PI3Kalpha/delta inhibitor AZD8835 drives modulation of the tumour microenvironment and pre-clinical efficacy in solid tumours
Larissa S. Carnevalli1, Charles Sinclair1, Molly Taylor1, Lorraine Mooney1, Adina Hughes1, Anna Staniszewska1, Kevin Hudson1, Simon Barry1
1Oncology iMED, AstraZeneca 1 Francis Crick Ave, Cambridge CB2 0RE, United Kingdom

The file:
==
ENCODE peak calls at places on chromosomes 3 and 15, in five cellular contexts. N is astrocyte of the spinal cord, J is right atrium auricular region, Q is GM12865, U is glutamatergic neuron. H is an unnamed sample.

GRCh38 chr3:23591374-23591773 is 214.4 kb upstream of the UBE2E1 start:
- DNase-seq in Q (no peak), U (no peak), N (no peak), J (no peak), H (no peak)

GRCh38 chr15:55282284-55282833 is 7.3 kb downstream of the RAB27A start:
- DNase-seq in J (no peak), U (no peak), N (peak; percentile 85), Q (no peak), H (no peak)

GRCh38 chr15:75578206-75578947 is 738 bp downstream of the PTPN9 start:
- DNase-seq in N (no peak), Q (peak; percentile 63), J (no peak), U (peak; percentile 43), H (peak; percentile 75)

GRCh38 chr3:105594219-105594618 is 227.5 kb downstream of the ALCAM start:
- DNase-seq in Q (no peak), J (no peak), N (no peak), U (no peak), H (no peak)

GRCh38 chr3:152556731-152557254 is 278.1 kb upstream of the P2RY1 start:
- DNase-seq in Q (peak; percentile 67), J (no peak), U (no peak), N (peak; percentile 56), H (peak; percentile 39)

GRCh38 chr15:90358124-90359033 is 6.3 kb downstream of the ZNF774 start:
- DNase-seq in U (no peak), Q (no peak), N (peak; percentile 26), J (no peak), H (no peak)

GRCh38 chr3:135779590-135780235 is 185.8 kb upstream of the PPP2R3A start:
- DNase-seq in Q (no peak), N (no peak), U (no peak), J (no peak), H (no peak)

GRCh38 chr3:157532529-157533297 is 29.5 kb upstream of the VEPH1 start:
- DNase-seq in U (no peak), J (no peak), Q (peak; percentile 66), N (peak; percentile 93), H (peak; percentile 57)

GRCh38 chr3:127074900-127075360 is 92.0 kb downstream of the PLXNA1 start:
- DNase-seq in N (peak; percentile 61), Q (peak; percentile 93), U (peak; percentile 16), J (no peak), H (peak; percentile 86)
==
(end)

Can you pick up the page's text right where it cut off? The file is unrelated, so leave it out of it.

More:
While phosphoinositide 3-kinase (PI3K) signalling is frequently mutated in cancer promoting tumour cell proliferation and survival it also plays a role regulating the immune system. PI3K isoforms have discrete expression profiles, PI3Kalpha and beta are ubiquitously expressed, but the PI3Kdelta isoform largely exhibits a leukocyte-restricted expression profile and has been implicated as a key driver of the immunosuppressive tumour microenvironment (TME). A range of PI3K inhibitors with selectivity versus different isoforms have been progressed to clinical trials, however effect of PI3K isoform specific inhibitors in tumour models in the context of fully intact immune system is still poorly understood. To investigate differences between compounds a panel of PI3K isoform selective inhibitors were compared across models. The PI3Kdelta inhibitor PI-3065 showed minimal efficacy across pre-clinical tumour models at clinically relevant doses, but promoted favourable changes in the tumour-immune infiltrate, indicative of an elevated anti-tumour immune response. In contrast AZD8835 (a potent and selective PI3Kalpha/delta dual inhibitor) delivered anti-tumour activity, associated with changes in the immune cell profile of the tumour. The anti-tumour benefit in CT-26 model was only observed in immunocompetent mice, and was T-cell dependent. This suggests a dual alpha/delta profile will be superior to a PI3Kdelta selective compound by targeting both tumour cells and the TME in concert. Together these data reveal novel mechanisms by which PI3Kdelta inhibitors interact with the immune system and suggest that dual targeting of PI3Kalpha and delta may be a superior therapeutic strategy, allowing for synergistic inhibition of tumour cell-intrinsic proliferation and survival concurrent with anti-tumour cytotoxic immunity. Such synergy may facilitate therapeutic response at lower inhibitor doses, which could also circumvent tolerability issues observed with PI3K inhibitors in the clinic.